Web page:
Why Event-driven Securities Litigation Has Become A Thing—and A Lucrative One Too – Corporate/Commer…

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If Matt Levine has a mantra in his “Money Stuff”
column on Bloomberg, it’s this: everything is
securities fraud. “You know the basic idea,” he often
says in his most acerbic voice,


“A company does something bad, or something bad happens to it.
Its stock price goes down, because of the bad thing. Shareholders
sue: Doing the bad thing and not immediately telling shareholders
about it, the shareholders say, is securities fraud. Even if the
company does immediately tell shareholders about the bad thing,
which is not particularly common, the shareholders might sue,
claiming that the company failed to disclose the conditions and
vulnerabilities that allowed the bad thing to happen. And so
contributing to global warming is securities fraud, and sexual
harassment by executives is securities fraud, and customer data
breaches are securities fraud, and mistreating killer whales is
securities fraud, and whatever else you’ve got. Securities
fraud is a universal regulatory regime; anything bad that is done
by or happens to a public company is also securities fraud, and it
is often easier to punish the bad thing as securities fraud than it
is to regulate it directly.” (Money Stuff, 6/26/19)

(See 
this PubCo post
.)  But should everything really be
securities fraud? An interesting new
paper
 examines the phenomenon.

Much securities fraud litigation involves allegations of company
conduct such as cooking the books or inflating the company’s
prospects-conduct that, if true, causes direct harm to
 shareholders.  Some securities litigation, however, is
based on events such as oil spills or product defects-conduct that
causes direct injury primarily to a different set of constituents,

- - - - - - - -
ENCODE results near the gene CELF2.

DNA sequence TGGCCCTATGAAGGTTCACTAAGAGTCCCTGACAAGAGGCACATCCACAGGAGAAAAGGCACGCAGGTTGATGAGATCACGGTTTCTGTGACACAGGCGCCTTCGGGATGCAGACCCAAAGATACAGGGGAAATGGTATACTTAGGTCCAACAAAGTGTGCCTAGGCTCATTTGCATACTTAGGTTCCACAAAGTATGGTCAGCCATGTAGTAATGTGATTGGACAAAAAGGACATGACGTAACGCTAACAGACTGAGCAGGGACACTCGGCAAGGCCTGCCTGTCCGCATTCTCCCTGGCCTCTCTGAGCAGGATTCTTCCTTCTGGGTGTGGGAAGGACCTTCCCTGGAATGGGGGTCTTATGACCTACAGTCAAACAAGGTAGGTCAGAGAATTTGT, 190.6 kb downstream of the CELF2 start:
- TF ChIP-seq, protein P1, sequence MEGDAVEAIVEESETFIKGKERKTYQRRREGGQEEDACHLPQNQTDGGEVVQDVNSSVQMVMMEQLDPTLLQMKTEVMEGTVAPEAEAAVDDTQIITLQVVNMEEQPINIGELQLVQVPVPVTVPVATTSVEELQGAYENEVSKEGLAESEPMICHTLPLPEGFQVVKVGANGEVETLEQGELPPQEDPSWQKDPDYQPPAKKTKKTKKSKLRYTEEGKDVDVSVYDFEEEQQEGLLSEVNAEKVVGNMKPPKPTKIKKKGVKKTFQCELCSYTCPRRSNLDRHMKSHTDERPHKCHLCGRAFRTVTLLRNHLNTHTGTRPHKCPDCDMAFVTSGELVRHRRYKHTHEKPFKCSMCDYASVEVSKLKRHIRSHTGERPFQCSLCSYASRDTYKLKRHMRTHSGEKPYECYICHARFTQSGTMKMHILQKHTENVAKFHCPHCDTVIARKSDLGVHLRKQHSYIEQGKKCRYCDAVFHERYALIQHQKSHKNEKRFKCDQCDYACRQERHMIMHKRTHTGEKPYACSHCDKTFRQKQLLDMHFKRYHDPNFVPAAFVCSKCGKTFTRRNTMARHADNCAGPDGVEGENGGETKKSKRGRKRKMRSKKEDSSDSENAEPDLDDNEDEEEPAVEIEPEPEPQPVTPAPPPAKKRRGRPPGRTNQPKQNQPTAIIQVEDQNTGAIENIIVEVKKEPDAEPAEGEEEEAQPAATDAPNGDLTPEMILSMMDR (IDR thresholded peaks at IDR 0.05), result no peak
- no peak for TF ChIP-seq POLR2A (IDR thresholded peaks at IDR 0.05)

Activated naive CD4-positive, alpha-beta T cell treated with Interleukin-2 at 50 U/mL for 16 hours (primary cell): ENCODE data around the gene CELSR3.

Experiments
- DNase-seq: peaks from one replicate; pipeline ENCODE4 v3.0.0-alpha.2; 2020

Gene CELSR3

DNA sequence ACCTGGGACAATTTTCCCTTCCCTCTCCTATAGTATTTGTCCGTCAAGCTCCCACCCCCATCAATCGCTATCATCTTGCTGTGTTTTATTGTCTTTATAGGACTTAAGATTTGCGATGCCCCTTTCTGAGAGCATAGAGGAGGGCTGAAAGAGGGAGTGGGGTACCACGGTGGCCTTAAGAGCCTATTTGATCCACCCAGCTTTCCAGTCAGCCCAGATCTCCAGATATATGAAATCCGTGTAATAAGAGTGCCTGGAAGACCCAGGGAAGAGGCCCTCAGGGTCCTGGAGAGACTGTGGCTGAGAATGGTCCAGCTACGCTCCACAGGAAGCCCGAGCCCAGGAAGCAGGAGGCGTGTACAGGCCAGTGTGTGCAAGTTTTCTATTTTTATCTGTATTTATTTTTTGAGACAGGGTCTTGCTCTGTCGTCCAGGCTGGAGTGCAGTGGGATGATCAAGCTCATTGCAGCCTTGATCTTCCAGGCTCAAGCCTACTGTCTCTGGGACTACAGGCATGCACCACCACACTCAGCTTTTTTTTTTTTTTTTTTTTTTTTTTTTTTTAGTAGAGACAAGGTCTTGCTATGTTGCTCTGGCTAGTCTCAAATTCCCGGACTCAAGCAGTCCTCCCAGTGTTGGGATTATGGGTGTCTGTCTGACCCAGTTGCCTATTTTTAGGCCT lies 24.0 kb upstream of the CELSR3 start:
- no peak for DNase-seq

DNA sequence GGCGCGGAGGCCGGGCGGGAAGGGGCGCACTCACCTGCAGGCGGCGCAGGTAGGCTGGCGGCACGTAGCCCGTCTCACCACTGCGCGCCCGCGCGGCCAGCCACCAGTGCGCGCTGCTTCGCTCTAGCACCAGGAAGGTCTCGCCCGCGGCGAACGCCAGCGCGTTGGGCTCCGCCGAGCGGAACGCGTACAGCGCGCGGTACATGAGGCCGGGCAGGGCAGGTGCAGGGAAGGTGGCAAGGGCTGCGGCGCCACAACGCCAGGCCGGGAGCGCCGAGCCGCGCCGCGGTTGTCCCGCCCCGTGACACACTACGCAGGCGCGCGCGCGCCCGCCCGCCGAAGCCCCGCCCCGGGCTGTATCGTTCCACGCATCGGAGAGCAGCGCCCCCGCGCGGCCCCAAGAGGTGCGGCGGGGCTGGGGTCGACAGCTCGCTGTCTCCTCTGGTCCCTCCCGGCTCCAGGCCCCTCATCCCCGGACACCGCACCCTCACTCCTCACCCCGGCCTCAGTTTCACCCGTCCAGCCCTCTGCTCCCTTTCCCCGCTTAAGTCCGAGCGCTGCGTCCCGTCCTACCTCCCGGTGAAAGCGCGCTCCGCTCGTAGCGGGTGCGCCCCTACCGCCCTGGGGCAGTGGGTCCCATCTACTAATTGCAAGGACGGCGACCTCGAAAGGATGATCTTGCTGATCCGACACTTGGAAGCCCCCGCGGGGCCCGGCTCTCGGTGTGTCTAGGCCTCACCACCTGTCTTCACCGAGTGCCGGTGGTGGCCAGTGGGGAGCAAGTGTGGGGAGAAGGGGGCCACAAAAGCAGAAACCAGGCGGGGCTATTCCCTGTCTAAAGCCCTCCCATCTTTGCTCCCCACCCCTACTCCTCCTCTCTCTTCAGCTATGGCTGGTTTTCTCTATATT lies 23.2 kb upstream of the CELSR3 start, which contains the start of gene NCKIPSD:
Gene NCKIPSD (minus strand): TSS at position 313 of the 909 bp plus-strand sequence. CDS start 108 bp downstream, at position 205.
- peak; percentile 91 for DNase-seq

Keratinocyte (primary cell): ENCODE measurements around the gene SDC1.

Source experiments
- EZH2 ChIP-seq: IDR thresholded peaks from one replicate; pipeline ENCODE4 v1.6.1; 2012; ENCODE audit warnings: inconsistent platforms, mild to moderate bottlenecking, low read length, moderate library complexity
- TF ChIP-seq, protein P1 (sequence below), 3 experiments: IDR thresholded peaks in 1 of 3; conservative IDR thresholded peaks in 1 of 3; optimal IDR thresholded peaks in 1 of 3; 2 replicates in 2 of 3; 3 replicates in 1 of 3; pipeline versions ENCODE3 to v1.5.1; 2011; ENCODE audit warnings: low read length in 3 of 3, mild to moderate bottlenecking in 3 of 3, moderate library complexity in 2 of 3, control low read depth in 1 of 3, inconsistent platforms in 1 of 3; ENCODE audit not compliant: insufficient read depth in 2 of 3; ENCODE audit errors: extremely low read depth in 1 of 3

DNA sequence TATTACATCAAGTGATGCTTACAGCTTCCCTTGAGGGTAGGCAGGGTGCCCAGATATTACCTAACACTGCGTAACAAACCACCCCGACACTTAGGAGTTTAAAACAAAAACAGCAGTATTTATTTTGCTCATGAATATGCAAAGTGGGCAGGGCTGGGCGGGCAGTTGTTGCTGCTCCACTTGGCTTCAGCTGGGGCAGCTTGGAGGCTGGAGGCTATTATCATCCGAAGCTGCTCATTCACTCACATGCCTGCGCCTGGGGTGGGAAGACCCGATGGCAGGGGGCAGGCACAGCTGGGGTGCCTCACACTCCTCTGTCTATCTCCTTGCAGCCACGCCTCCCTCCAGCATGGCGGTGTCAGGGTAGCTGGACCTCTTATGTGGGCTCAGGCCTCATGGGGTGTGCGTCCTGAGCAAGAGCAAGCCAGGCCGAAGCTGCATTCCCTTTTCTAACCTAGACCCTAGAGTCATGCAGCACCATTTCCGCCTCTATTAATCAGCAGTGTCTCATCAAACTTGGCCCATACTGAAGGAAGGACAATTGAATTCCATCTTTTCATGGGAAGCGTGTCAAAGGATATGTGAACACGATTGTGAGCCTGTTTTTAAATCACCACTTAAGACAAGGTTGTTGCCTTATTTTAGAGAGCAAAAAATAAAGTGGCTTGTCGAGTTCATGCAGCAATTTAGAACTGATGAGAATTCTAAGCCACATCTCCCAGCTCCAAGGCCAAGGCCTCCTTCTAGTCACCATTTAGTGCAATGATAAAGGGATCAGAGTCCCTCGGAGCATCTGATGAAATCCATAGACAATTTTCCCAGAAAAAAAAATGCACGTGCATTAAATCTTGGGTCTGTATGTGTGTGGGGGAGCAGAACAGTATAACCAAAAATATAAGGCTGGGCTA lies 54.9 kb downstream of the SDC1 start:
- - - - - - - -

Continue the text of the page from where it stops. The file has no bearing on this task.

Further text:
but only indirect injury to shareholders. Yet, when the stock drops
after the event, shareholders sometimes sue the company, contending
that the company provided inadequate disclosure about the risks
related to the event.  This type of litigation, often referred
to as “event-driven securities litigation,” has become
increasingly common.

SideBar

In 2020, the U.S. Chamber Institute for Legal Reform and the
Center for Capital Markets Competitiveness of the U.S. Chamber of
Commerce filed a 
rulemaking petition
 asking the SEC to use its authority
under the Private Securities Litigation Reform Act to take on
event-driven securities litigation arising out of the COVID-19
pandemic. In particular, petitioners asked the SEC “to bar
liability for statements about a company’s plans or prospects
for getting back to business, resuming sales or profitability, or
other statements about the impacts of COVID-19, whether
forward-looking or not-as long as suitable warnings were
attached.” Petitioners argued that securities litigation has
been predicated on “wildfires, oil spills, product recalls, a
plane crash, and a dam collapse.” However, Petitioners
considered these cases to often be of “dubious merit,”
filed to “extract a quick settlement.” They indicated
that securities class actions based on COVID-19 have already been
filed, and predicted that “pandemic-related events will be
seized upon as the basis for additional securities
litigation.”

Petitioners considered the recent increase in securities
litigation to be driven in large part by the growth of event-driven
claims, citing in support Professor John Coffee of Columbia Law
School:

“Once, securities class actions were largely about